The crowd went understandably nuts for Lamar's older material, such as B----- Don't Kill My Vibe or m.A.A.d. City. But it felt right to hear Butterfly blossom to rich, colorful life amid Okeechobee's wilderness, as Lamar's band drew every ounce of soul from jazzy, melodic tracks like Complexion (A Zulu Love), Hood Politics and These Walls.
Many Butterfly songs, Lamar performed at a stationary microphone, gesticulating his arms as if untangling the issues before him. But on the more electric singles -- the irrepressible i, the valedictory show closer Alright -- he couldn't help but move around. On King Kunta, Mac Miller could be seen dancing in the wings, and on Alright, Lamar dragged him onstage so they could bounce joyfully together.
"This is the livest motherf---ing show on planet Earth!" Lamar shouted.
He even managed to tap into Okeechobee's stated mission of community and healing. During the depression saga u, he saw a fan rapping along in the front row and demanded he join him onstage, testifying that he could tell when that song truly resonated with a listener. They danced together as Lamar made the crowd cheer harder and harder for his new favorite fan.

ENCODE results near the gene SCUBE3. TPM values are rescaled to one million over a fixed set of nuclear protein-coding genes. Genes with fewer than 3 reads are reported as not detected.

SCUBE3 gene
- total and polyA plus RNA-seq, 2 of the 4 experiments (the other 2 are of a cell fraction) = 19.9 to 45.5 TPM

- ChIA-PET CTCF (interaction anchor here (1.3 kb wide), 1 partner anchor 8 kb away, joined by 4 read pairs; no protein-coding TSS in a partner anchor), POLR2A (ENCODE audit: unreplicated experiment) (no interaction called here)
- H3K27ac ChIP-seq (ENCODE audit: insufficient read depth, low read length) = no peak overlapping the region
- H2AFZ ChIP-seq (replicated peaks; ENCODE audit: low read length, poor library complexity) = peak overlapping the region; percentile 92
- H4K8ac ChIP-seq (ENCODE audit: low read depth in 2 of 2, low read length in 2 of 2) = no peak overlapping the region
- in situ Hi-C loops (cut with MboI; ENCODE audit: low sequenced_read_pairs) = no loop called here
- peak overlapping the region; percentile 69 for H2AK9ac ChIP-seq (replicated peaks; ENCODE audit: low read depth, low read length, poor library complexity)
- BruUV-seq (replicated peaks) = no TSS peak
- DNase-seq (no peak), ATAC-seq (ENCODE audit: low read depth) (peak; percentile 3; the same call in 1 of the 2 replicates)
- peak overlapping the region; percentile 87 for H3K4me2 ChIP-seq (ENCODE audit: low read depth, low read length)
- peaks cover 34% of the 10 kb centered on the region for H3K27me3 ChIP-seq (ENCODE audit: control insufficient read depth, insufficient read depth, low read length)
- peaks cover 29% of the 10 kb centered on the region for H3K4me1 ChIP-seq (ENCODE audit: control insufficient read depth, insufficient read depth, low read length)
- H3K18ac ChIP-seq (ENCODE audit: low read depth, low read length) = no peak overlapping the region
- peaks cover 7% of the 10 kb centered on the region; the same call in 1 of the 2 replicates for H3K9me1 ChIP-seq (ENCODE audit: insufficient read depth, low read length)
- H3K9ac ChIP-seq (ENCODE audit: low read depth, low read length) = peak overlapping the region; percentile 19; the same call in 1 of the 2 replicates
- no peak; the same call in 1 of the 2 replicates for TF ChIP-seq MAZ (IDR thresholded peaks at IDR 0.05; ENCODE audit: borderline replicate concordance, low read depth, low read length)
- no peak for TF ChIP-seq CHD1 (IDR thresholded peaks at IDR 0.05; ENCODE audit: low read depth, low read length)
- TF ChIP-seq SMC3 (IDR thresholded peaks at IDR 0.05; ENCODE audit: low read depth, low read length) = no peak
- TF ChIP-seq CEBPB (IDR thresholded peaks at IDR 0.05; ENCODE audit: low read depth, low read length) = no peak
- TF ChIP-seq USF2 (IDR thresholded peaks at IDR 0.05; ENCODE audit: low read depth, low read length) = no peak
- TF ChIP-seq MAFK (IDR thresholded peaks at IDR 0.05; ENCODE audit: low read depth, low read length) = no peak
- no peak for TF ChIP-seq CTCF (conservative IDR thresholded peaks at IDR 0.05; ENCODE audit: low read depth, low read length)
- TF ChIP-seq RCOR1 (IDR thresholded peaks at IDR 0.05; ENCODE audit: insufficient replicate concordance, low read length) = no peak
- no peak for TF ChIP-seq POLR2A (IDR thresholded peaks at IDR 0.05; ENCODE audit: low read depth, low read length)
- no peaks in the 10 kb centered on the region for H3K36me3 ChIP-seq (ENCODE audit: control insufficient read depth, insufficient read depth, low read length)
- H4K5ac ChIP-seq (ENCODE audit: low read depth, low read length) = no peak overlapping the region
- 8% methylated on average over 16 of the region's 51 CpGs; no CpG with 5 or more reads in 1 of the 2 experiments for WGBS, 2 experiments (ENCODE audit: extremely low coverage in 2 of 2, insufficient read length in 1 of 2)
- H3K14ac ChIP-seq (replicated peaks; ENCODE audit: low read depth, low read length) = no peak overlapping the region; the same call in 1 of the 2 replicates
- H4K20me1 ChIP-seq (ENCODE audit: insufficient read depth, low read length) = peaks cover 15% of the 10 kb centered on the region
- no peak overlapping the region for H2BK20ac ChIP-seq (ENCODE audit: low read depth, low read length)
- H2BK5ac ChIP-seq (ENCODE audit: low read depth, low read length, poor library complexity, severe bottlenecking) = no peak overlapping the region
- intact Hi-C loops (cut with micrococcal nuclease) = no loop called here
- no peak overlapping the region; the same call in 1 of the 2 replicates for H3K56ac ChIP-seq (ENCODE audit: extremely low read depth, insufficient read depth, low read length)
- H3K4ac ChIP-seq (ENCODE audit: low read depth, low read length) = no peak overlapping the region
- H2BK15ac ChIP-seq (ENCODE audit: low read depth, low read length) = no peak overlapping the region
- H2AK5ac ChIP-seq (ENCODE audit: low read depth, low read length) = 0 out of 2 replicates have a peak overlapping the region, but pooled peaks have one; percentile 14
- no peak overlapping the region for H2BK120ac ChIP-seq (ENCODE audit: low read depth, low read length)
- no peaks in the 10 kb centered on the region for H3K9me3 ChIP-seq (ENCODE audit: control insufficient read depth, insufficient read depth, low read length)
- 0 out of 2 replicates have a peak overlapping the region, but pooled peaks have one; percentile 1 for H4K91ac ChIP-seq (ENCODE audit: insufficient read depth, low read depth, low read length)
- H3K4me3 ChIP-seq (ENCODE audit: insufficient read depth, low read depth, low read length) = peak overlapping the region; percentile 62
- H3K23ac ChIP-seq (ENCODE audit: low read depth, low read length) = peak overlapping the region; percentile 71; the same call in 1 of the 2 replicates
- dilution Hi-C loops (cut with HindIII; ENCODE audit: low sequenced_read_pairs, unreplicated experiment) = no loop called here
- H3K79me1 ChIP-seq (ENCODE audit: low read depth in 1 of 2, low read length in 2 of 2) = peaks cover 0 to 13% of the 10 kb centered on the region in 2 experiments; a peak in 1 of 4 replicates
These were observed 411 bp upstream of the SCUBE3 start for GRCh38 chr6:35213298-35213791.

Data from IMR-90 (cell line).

"As long as I'm standing on this stage, as long as I'm writing these words, you will always have somebody to relate to," Lamar told the crowd.
The one thing Lamar didn't really do was delve into untitled unmastered. -- a curious move, since the whole world was watching. But that's K.Dot for you, always delivering the unexpected.
You can basically break Okeechobee's lineup into thirds: Rock, jazz and jam, and hip hop and EDM. They all move the needle in different ways, and offer three ways to break down a full day of performances.
Big beat-seekers got not only full sets by Lamar, Skrillex and Miguel, but also earlier tastes of more underground talents like experimental hip-hop/production duo Shabazz Palaces and funky Boston newcomer Michael Christmas, playing what he said was his first-ever festival.
Rock ran the gamut from the eerie, ethereal synth-folk of Twin Limb to the cheery trop-pop sensibilities of Givers to the combustible psychedelia of Dr. Dog.